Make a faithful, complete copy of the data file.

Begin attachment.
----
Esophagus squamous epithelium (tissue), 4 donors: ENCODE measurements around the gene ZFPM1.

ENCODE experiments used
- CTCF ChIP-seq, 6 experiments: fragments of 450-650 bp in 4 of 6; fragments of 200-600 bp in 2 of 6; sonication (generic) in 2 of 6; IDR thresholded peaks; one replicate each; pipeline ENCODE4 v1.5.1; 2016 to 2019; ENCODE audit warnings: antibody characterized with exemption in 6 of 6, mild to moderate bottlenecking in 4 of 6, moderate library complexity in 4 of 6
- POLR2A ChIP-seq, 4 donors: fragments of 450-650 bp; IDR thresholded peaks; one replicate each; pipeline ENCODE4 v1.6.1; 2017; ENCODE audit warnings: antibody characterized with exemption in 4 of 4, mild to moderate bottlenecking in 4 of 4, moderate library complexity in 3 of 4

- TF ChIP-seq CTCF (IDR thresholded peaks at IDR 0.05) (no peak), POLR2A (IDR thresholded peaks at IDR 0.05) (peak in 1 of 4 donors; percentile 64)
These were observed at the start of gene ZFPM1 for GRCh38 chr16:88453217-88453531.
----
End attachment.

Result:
Esophagus squamous epithelium (tissue), 4 donors: ENCODE measurements around the gene ZFPM1.

ENCODE experiments used
- CTCF ChIP-seq, 6 experiments: fragments of 450-650 bp in 4 of 6; fragments of 200-600 bp in 2 of 6; sonication (generic) in 2 of 6; IDR thresholded peaks; one replicate each; pipeline ENCODE4 v1.5.1; 2016 to 2019; ENCODE audit warnings: antibody characterized with exemption in 6 of 6, mild to moderate bottlenecking in 4 of 6, moderate library complexity in 4 of 6
- POLR2A ChIP-seq, 4 donors: fragments of 450-650 bp; IDR thresholded peaks; one replicate each; pipeline ENCODE4 v1.6.1; 2017; ENCODE audit warnings: antibody characterized with exemption in 4 of 4, mild to moderate bottlenecking in 4 of 4, moderate library complexity in 3 of 4

- TF ChIP-seq CTCF (IDR thresholded peaks at IDR 0.05) (no peak), POLR2A (IDR thresholded peaks at IDR 0.05) (peak in 1 of 4 donors; percentile 64)
These were observed at the start of gene ZFPM1 for GRCh38 chr16:88453217-88453531.